The garment modules that retain the panels 10-33 discussed above are connected together by a common outer shell. The outer shell is used to support the plurality of modules, each of which contains a pocket and a replaceable insert for thepocket.

With respect to FIG. 3, the elements are not shown in scale, but are shown so as to make clear the relationships of the component parts. In actuality, all the elements are relatively flat individually and form a relatively flat cross section incombination.

As shown in the enlarged cross-sectional view in FIG. 3, right rear calf panel 31 and right front calf panel 33 are contained in respective garment modules 58 and 59 which share a common outer shell 68. The outer shell 68 can be made from anelastic or inelastic waterproof or water resistant, non-airtight material. Respective panels 31 and 33 are made from flexible, water-repellent material such as a neoprene rubber. The pocket 60 for garment module 58 is formed by a portion of the outershell 68 and separable flaps 71 and 72. The separable flaps 71 and 72 provide a lining for the garment module 58. The pocket 61 for garment module 59 is formed by a portion of the outer shell 68 and separable flaps 73 and 74. The separable flaps 73and 74 provide a lining for the garment module 59.

Three edges of each separable flap 71, 72, 73, and 74 are sewn onto the outer shell 68 as partially shown by stitches 69. The opposing free edges of separable flaps 71 and 72 overlap to cover the panel 31 residing in the garment module 58. Theopposing free edges of separable flaps 73 and 74 overlap to cover the panel 33 residing in the garment module 59.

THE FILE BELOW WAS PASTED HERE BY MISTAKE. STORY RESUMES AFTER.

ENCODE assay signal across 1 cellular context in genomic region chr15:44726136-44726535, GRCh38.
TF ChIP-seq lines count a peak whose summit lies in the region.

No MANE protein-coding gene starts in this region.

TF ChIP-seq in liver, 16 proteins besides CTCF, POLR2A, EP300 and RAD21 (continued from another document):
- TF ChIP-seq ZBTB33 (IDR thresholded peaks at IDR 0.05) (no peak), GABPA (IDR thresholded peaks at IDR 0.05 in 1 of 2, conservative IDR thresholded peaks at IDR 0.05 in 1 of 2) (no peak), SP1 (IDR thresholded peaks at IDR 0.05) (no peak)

Complementary loops and barbs are used to fix the panel inserts inside the pockets of the garment modules. More specifically, first loops 80 are attached to the inside surface of the outer shell 68. Complementary barbs 81 are attached to therespective panel inserts 31 and 33. Interengagement of complementary first loops 80 and barbs 81 serves to fix the position of the panel inserts 31 and 33 on outer shell 68 inside the respective pockets 60 and 61.

Additional loops 82 are located on the panel inserts 31 and 33. These loops 82 interengage with complementary second barbs 83 that are attached to the respective separable flaps 71, 72, 73, and 74. The interengagement of loops 82 with secondbarbs 83 serves to provide additional means for fixing the inserts 31 and 33 within the pockets 60 and 61 of the respective garment modules 58 and 59. Moreover, the interengagement of the loops 82 and second barbs 83 serves to fix the position of therespective separable flaps 71, 72, 73, and 74 with respect to the inserts 31 and 33 and the outer shell 68.